The mountain tapir is a medium-sized wild ungulate, which can weigh up to 150 kg and reach a length of 215 cm and a height of 90 cm. It is characterized by its dense fur that protects it from the low temperatures and cold humidity of the high mountain ecosystems where it lives. Its body is rounded and pointed, which allows it to move easily through the dense vegetation that characterizes the high Andean forests and paramos.
Its legs are relatively short and thick, giving it great strength for its movements. Its legs end in pointed hooves, three in the back and four in the front. The configuration of its hoofs makes it easy to move in swampy and steep areas in the forest and in open areas covered by paramo vegetation and generally soft soil. The hoofs surround the plant of the leg, which is padded.
Its head is proportionally large and ends in a muscular trunk which it uses both to sniff and to manipulate the branches of shrubs and other plants that are part of its diet. Its teeth are specially adapted to pull out tender shoots and crush the fibers of the plants it consumes, which are however not chewed, but swallowed almost whole. Its digestive system is monogastric, which means that digestion depends largely on the microorganisms that live in the huge cecum of its intestines.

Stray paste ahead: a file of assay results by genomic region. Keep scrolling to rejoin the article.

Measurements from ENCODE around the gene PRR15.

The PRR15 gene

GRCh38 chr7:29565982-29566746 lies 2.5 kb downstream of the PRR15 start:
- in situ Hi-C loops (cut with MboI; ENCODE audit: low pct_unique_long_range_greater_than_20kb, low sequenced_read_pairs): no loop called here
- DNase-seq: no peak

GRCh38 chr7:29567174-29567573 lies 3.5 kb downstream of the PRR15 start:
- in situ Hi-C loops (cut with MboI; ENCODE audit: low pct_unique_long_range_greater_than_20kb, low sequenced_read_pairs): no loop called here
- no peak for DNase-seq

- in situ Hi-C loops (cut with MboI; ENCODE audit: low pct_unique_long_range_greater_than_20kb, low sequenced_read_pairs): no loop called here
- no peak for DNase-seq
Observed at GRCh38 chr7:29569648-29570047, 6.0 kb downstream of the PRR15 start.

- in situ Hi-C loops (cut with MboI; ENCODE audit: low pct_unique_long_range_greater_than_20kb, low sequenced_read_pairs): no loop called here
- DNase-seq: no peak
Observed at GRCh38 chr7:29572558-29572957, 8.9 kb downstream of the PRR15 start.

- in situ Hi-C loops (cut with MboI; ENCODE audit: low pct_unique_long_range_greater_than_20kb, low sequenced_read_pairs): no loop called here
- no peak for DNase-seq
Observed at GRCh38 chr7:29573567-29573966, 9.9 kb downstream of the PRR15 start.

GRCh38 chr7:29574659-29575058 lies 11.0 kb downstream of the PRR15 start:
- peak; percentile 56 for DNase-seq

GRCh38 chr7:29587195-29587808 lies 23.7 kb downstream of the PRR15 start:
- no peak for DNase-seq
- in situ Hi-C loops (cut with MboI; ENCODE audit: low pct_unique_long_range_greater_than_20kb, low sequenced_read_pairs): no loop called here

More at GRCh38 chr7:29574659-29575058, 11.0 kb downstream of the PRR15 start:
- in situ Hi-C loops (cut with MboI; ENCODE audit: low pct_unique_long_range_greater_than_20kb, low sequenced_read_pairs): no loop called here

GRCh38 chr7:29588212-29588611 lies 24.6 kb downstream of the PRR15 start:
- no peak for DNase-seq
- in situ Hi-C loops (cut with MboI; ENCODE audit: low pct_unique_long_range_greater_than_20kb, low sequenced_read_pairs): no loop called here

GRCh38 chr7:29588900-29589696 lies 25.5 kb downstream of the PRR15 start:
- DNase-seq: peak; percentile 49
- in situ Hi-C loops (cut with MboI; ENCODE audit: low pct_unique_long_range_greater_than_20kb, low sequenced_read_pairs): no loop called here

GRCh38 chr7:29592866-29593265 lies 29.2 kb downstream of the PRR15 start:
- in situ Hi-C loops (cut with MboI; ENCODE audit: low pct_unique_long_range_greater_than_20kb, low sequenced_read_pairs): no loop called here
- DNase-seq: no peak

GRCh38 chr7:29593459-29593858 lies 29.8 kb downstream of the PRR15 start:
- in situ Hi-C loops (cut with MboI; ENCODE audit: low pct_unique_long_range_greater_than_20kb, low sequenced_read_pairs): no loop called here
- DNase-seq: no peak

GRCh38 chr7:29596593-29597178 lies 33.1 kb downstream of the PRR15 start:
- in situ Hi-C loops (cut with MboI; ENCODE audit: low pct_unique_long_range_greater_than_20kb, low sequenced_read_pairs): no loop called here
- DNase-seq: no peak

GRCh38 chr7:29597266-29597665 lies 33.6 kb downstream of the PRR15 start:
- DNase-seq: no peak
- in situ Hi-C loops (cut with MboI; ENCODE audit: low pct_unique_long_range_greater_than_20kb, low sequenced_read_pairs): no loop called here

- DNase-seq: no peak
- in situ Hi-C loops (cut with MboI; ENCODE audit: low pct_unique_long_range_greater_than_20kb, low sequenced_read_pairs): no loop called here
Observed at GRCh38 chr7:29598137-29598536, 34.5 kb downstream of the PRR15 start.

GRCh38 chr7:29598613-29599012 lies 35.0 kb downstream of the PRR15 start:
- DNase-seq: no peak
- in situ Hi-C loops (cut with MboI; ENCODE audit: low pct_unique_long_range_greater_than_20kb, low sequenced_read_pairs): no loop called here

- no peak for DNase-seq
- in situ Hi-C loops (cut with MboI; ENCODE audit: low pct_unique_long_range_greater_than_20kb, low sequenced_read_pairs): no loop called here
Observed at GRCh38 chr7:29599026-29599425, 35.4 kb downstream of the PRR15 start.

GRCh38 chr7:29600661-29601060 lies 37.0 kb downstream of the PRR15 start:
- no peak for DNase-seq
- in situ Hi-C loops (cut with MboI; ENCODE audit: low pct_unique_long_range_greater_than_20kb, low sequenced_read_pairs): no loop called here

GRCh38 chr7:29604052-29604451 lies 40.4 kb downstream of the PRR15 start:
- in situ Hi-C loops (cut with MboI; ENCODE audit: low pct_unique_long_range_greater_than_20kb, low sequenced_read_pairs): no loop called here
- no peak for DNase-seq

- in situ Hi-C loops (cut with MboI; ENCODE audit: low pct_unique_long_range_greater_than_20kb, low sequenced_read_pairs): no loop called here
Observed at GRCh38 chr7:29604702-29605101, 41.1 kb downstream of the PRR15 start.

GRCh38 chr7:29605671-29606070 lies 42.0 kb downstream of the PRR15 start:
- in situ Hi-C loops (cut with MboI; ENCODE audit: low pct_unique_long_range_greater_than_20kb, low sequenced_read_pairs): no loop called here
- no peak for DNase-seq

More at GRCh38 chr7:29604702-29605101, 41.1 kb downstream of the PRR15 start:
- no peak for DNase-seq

Mountain tapirs have a highly developed sense of smell, largely thanks to their muscular trunk, which they can also use as a snorkel when they are threatened and find a body of water to dive into. On the other hand, their sight is poor and they depend more on their sense of hearing to detect potential dangers or to communicate with their fellow creatures.